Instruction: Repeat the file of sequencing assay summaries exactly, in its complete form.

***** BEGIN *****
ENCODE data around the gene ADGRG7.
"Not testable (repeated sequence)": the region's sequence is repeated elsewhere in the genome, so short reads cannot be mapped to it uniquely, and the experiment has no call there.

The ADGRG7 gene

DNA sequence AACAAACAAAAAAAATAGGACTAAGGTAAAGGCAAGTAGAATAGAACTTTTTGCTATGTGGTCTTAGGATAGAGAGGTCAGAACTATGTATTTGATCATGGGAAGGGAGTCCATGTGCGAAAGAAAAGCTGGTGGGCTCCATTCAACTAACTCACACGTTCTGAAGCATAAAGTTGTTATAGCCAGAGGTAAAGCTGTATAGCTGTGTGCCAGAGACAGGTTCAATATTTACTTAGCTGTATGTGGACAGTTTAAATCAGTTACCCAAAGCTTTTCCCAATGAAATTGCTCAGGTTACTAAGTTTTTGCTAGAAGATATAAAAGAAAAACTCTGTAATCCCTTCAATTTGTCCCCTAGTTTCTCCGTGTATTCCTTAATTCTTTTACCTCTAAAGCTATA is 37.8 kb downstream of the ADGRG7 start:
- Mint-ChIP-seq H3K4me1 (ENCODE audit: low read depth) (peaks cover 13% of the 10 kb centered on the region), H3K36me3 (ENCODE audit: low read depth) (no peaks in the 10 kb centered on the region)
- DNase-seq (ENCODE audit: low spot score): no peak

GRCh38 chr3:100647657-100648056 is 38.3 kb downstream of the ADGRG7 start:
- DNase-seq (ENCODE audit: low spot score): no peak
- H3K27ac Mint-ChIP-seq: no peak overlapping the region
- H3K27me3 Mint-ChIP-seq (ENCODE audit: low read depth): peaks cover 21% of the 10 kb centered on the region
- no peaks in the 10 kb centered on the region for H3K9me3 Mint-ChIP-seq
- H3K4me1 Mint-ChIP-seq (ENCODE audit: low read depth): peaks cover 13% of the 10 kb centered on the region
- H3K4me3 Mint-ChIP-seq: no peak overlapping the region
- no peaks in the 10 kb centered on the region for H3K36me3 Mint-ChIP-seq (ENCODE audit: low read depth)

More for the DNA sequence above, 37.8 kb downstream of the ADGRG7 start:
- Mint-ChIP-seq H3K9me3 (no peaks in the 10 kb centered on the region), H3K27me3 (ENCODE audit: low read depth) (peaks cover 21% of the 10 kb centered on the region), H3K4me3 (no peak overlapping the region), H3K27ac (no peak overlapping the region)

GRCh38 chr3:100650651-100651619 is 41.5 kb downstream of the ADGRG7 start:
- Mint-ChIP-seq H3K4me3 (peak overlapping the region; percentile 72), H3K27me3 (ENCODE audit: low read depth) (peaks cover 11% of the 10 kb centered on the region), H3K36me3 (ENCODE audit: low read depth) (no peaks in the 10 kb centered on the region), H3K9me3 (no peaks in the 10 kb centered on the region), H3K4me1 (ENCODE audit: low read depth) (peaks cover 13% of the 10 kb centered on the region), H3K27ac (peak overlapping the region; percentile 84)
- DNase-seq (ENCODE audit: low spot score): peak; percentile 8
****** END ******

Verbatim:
ENCODE data around the gene ADGRG7.
"Not testable (repeated sequence)": the region's sequence is repeated elsewhere in the genome, so short reads cannot be mapped to it uniquely, and the experiment has no call there.

The ADGRG7 gene

DNA sequence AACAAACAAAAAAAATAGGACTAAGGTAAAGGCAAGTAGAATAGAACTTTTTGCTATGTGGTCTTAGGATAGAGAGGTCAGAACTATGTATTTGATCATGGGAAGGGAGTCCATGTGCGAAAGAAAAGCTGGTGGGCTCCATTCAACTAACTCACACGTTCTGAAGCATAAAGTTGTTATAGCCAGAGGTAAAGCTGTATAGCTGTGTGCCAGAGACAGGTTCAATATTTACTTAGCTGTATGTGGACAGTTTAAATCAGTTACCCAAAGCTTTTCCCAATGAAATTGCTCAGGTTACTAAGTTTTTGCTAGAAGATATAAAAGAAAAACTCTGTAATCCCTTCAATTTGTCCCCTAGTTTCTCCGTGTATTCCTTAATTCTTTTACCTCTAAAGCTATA is 37.8 kb downstream of the ADGRG7 start:
- Mint-ChIP-seq H3K4me1 (ENCODE audit: low read depth) (peaks cover 13% of the 10 kb centered on the region), H3K36me3 (ENCODE audit: low read depth) (no peaks in the 10 kb centered on the region)
- DNase-seq (ENCODE audit: low spot score): no peak

GRCh38 chr3:100647657-100648056 is 38.3 kb downstream of the ADGRG7 start:
- DNase-seq (ENCODE audit: low spot score): no peak
- H3K27ac Mint-ChIP-seq: no peak overlapping the region
- H3K27me3 Mint-ChIP-seq (ENCODE audit: low read depth): peaks cover 21% of the 10 kb centered on the region
- no peaks in the 10 kb centered on the region for H3K9me3 Mint-ChIP-seq
- H3K4me1 Mint-ChIP-seq (ENCODE audit: low read depth): peaks cover 13% of the 10 kb centered on the region
- H3K4me3 Mint-ChIP-seq: no peak overlapping the region
- no peaks in the 10 kb centered on the region for H3K36me3 Mint-ChIP-seq (ENCODE audit: low read depth)

More for the DNA sequence above, 37.8 kb downstream of the ADGRG7 start:
- Mint-ChIP-seq H3K9me3 (no peaks in the 10 kb centered on the region), H3K27me3 (ENCODE audit: low read depth) (peaks cover 21% of the 10 kb centered on the region), H3K4me3 (no peak overlapping the region), H3K27ac (no peak overlapping the region)

GRCh38 chr3:100650651-100651619 is 41.5 kb downstream of the ADGRG7 start:
- Mint-ChIP-seq H3K4me3 (peak overlapping the region; percentile 72), H3K27me3 (ENCODE audit: low read depth) (peaks cover 11% of the 10 kb centered on the region), H3K36me3 (ENCODE audit: low read depth) (no peaks in the 10 kb centered on the region), H3K9me3 (no peaks in the 10 kb centered on the region), H3K4me1 (ENCODE audit: low read depth) (peaks cover 13% of the 10 kb centered on the region), H3K27ac (peak overlapping the region; percentile 84)
- DNase-seq (ENCODE audit: low spot score): peak; percentile 8